Cirque du Soleil’s ‘ECHO’ returns with twists

Penelope Elena Scheidler, Austria-born contortionist, shows her flexibility. Her “hair hanging” set is sure to shock the audience. // Photo by Sloan Salinas Student Publications

Cirque du Soleil will return to Atlanta this November with their new show “ECHO,” which focuses on “the symbiotic connection between humans and the natural world.” Though the show was supposed to open in 2020, the COVID-19 pandemic halted its planning and production. The show finally was able to resume production and rehearsals in 2022. The first ever performance of “ECHO” finally happened in late April 2023 in Montreal. 

As the 20th Big Top Show from Cirque du Soleil, “ECHO” includes modern, technology-based visuals and new acts to create a world brought to life by veteran and first-time Cirque du Soleil performers alike. 

The show’s choreography balances the fluidity of nature with the calculated essence of science in a series of repetition-based metaphors that reflect how people’s actions have resounding effects on the world around them. The running metaphor makes the name “ECHO” fit the show perfectly. 

“ECHO” is the first Cirque du Soleil show to have six different vocalists, most playing instruments in addition to singing. The full cast comprises 52 people from 19 different nationalities, from the United States to Poland to Kazakhstan. 

The Technique attended Cirque du Soleil’s advance media day on Tuesday, Oct. 10, to see a preview of the jaw-dropping performances that make “ECHO” a spectacle that audiences can only find in Cirque du Soleil’s shows. In addition to the performance, the Technique also had the opportunity to speak with two of the show’s artists, Penelope Elena Scheidler and Shakirudeen Adewale Alade. 

Scheidler is from Salzburg, Austria and performs in Cirque du Soleil’s first duo hair suspension act with her partner, Charlotte O’Sullivan. Alade is from London, England and is a self-taught contortionist specializing in “bone breaking.”

Both artists originally started performing as dancers before moving to their current disciplines. Scheidler gave some insight into the art of “hair hanging,” which is when an aerial performer executes a variety of tricks and movements while suspended only by their hair. When asked about how she learned the art, she said, “it took me a while to figure it out [and] to find someone who teaches it because it’s very [secretive]…it’s one of the parts that’s different [from] other circus disciplines like handstands [where] you can get a coach.”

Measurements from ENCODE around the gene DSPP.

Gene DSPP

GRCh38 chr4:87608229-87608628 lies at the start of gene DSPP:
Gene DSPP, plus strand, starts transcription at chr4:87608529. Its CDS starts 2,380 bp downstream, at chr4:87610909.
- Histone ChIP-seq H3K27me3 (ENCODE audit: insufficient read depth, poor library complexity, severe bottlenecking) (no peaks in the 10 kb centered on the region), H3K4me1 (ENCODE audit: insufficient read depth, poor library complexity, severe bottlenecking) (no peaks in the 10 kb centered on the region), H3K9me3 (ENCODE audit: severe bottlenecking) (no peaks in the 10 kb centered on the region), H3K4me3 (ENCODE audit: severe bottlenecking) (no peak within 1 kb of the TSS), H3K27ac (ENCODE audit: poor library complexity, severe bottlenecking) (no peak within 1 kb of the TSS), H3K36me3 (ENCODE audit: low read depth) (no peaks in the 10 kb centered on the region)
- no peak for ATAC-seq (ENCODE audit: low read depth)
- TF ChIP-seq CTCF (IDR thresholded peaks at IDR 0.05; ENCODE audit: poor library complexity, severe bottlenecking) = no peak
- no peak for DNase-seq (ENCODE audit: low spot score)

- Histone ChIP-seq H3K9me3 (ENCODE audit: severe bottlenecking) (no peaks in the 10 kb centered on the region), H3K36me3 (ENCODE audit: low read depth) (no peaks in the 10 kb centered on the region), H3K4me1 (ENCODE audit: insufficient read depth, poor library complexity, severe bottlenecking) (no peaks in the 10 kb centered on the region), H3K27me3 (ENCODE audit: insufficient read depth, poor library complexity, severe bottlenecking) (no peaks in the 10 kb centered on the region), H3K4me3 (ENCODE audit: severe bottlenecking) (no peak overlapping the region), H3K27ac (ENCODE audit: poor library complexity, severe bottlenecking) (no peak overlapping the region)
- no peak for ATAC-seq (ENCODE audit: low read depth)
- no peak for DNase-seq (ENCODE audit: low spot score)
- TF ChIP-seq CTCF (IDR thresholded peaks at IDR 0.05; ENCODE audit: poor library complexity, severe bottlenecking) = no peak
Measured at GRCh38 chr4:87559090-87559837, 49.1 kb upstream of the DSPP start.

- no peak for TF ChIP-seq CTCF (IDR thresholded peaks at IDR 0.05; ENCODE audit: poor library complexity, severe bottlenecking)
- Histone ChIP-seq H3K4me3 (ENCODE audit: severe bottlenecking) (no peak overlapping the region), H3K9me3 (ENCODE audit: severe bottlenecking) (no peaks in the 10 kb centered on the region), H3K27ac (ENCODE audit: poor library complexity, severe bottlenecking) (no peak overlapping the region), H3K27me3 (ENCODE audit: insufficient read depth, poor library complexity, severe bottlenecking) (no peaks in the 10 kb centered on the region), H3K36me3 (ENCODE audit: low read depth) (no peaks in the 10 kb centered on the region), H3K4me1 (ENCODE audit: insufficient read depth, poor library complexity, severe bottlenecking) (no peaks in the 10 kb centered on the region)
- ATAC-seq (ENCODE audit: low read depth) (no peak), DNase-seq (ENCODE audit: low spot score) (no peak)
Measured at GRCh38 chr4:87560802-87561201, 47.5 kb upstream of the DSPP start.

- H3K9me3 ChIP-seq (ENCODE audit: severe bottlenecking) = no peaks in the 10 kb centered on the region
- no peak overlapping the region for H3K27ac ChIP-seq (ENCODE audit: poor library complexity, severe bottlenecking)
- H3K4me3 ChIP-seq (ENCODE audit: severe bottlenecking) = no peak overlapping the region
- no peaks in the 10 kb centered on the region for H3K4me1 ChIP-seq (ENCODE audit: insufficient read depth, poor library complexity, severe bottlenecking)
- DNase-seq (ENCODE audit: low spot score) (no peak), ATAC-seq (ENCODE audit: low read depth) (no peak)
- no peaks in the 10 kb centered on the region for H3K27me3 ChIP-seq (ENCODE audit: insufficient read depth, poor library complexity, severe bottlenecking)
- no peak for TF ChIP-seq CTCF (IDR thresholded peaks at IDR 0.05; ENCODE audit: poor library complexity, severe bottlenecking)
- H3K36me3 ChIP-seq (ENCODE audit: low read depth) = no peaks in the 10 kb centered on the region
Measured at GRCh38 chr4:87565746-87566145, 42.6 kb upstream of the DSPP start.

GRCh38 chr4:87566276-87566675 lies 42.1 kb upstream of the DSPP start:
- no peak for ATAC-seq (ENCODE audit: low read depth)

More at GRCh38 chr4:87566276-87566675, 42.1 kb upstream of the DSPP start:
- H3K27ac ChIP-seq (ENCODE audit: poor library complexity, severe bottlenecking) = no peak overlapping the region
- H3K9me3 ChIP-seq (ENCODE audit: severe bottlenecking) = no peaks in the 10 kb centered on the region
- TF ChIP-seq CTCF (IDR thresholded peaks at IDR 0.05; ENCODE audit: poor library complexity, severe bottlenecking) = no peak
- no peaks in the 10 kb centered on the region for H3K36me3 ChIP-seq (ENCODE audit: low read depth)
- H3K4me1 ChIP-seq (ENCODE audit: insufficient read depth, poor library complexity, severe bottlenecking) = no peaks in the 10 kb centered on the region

Her and her partner’s hair must be tied in specific ways to ensure their weight is distributed evenly and minimize the discomfort of hanging only by their hair. “It’s this ancient discipline and also technique [for] how you tie the hair. And it comes with a special hair routine and … haircare,” Scheidler said. 

Contortionist Alade also learned his craft more unconventionally: he taught himself. Using videos and practicing stretches with a tie every day, he eventually increased his shoulder mobility and continued to become the highly skilled professional he is today. 

“ECHO” is Alade’s first show with Cirque du Soleil. “I’ve always wanted to work with them…since I was younger,” Alade said, “so this was a big dream of mine. [It’s] something ticked off my goal list.”  

The show tours for months at a time, performing up to 10 shows a week in approximately six different cities. With much of the cast from multiple areas of the world, most spend more time away from home than at home. Scheidler, who is originally from Austria and currently lives in Germany, said, “[the] people that you see in the tent every day [are] like your family. They see you when you’re sad; they see you when you’re happy; they celebrate with you. [It is] beautiful.”

Alade shared the sentiment, saying, “genuinely …[it] sounds cliche, but they do become your family in a way … we just motivate each other to keep going, and we inspire each other as well.” 

“ECHO” is split into 13 acts, all featuring acrobatics, stunts and acting and all requiring incredible talent and dedication from the Cirque du Soleil performers. When asked about the show’s highlights, Alade and Scheidler said “Double Trouble,” the show’s clowns, was their favorite part. “It’s a no-brainer,” Scheidler said, “I remember having the first ever presentation, and I usually don’t like clowns [but] I couldn’t stop laughing.” 

The white and blue tents of Cirque du Soleil’s “ECHO” will open on Nov. 9, and the beautiful world of human-nature collaboration will be a fixture in Atlantic Station through late January. Atlanta will be the show’s first stop on its tour across the United States. With new acts, new technology and artists of only the highest caliber, “ECHO” promises to be nothing short of magical. 

Tickets, booking and information can be found through